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Europe on the Edge of a Full-Scale Financial Blowout

July 11, 2016 (EIRNS)—The trans-Atlantic press is full of coverage of the Deutsche Bank and Italian banking crises, underscoring the importance of Lyndon LaRouche’s intervention, calling for a one-time bailout of Germany to prevent chaos in Europe, but based on the need for major changes in the banking system, to push credits into the real economy and shut down the derivatives and other speculative bubbles.

Russia Today picks up on David Folkerts-Landau’s interview with Welt am Sonntag, in which the chief economist of Deutsche Bank (DB) called for an emergency 150-billion-euro bailout, and also cites statements from Lorenzo Bini Smaghi, chairman of Société Générale, warning that the Italian banking crisis can spread to all of the EU. DB stocks are down 48 percent over the past 12 months, Société Générale stock is down 63 percent, and the Bloomberg Europe index of 500 banks and financial service firms is down 33 percent, reaching a seven-year low. A timeline in the Bloomberg article is titled “The Epic Collapse of Deutsche Bank,” which makes clear that the European banking system is now, immediately, on the edge of a crash.

RT also picks up on a recent, signed op-ed by George Soros, declaring that the collapse of the EU has become “almost inevitable” since the Brexit vote.

“The catastrophic scenario that many feared has materialized, making the disintegration of the EU practically irreversible,” he wrote for Project Syndicate (which he heavily funds). He added that the financial collapse in the UK following Brexit is the worst in three decades. “The very survival of the European project” is on the line in the negotiations of how Brexit will occur. RT coverage noted that Marine LePen met with French President Hollande and pressed for a referendum on “Frexit,” but was rebuffed.

Reuters also gave extensive coverage to the Folkerts-Landau interview. Cityam, an online financial publication, noted that Italian banks are holding €360 billion of non-performing debt, with shares in all the major Italian banks and other Mediterranean banks—Unicredit, Banca Monte dei Paschi di Siena, Banco Popolare and Intesa San Paolo (Portugal)—down 25% since the vote for Brexit. Michael Hewson of CMC Markets UK was quoted, “If Italy goes under then it will take the rest of Europe with it.”

The Street headlined back on July 5 “Deutsche Bank to Initiate the Next Financial Crisis? Stock Could Be Headed to Zero.” The article cited parallels to Lehman Brothers, showing DB in far worse shape than Lehman was at the end. The International Monetary Fund warned that the greatest spillover from DB will hit France, the United Kingdom, and the United States, which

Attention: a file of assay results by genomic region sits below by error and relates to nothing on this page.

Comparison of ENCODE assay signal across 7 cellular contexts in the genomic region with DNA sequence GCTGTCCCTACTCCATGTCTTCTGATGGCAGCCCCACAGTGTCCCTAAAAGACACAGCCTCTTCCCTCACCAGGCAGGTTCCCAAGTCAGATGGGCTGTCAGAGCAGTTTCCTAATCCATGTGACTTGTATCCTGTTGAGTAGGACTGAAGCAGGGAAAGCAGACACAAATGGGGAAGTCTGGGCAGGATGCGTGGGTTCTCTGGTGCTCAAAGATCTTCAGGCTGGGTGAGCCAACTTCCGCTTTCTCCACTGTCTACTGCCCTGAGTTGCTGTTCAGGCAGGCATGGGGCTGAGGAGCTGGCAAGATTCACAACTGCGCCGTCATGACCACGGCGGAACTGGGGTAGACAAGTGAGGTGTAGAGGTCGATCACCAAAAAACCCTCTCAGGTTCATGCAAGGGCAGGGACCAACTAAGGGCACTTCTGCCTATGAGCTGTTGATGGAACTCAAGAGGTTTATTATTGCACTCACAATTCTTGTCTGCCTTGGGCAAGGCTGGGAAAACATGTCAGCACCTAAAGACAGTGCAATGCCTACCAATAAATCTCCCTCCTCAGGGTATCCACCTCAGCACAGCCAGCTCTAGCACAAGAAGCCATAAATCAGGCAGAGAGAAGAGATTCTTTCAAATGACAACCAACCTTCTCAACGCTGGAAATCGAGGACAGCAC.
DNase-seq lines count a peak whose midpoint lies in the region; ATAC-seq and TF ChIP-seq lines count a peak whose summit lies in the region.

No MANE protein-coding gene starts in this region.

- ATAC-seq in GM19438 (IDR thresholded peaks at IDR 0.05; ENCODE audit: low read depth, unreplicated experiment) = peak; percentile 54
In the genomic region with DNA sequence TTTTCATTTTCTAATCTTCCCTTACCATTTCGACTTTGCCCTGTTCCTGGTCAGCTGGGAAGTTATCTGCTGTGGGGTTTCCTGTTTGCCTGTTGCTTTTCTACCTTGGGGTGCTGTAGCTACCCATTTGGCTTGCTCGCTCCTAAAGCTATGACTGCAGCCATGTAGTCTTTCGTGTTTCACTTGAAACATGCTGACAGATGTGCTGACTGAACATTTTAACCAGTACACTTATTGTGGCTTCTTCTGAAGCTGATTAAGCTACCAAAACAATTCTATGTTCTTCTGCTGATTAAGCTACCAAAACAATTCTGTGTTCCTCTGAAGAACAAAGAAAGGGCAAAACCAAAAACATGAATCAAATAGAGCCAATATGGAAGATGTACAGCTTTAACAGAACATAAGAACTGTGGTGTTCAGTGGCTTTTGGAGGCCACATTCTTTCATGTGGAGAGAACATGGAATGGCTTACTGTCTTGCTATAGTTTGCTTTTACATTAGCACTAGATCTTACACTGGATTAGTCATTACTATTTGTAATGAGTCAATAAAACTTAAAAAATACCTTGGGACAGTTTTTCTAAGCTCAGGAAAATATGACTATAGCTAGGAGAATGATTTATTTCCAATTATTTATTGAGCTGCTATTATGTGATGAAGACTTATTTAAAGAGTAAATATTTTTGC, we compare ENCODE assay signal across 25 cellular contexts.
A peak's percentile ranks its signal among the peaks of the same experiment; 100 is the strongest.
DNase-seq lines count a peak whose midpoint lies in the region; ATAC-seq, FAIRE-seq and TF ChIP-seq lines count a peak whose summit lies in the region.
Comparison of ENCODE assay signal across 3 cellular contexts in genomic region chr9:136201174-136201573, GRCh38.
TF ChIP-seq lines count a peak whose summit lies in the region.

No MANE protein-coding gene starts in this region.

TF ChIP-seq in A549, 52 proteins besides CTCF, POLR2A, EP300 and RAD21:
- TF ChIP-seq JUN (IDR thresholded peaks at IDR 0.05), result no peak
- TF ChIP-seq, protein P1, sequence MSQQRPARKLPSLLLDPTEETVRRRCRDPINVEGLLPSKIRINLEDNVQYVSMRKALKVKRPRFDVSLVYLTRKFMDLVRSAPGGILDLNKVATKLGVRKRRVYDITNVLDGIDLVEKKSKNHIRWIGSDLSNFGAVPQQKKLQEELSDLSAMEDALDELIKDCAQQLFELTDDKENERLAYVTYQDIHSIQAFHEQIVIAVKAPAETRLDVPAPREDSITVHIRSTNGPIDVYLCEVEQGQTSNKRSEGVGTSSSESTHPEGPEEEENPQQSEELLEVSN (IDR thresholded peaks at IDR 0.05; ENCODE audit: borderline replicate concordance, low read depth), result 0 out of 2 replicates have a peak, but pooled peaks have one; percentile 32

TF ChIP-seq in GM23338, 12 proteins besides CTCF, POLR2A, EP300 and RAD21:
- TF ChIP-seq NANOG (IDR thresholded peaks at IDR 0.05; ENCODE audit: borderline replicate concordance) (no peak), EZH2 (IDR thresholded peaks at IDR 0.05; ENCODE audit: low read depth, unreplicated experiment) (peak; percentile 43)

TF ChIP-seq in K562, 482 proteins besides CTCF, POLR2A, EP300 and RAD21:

“have the highest degree of outward spillovers as measured by the average percentage of capital loss of other banking systems due to banking sector shock in the source country.”

A Wall Street Journal chart cited by The Street shows the bank-to-bank connections of DB. DB is leveraged more than 40:1, far worse than Lehman’s 31:1 at the time of its collapse; and its current derivatives portfolio is $72.8 trillion, 13% of all global outstanding derivatives.

“If the domino effect does occur, Germany with its GDP of $4 trillion or the EU with a GDP of $18 trillion will not be in a position to gain control over it.”

New Europe online headlines, “Why Deutsche Bank is the most dangerous bank in the world,” asking what the price would be for the German government to bail it out, versus the consequences of letting it blow out with systemic implications.

Bloomberg also warned that the London real estate market is crashing and this is another consequence of Brexit. Standard Life Investments announced that as of today, it will suspend its UK Real Estate fund, to ward off investors demanding their money back. This is already triggering contagion, with several other big real estate investors announcing similar freezes on clients’ funds, and others announcing simply that they are pulling out of existing deals for prime London real estate projects.

Taken together, the conditions of Italy, Deutsche Bank, and the London real estate market are more than sufficient to blow up the entire trans-Atlantic financial sector. It is precisely because of this already-onrushing crisis that emergency actions, precisely along the lines demanded by LaRouche, must be enacted immediately.

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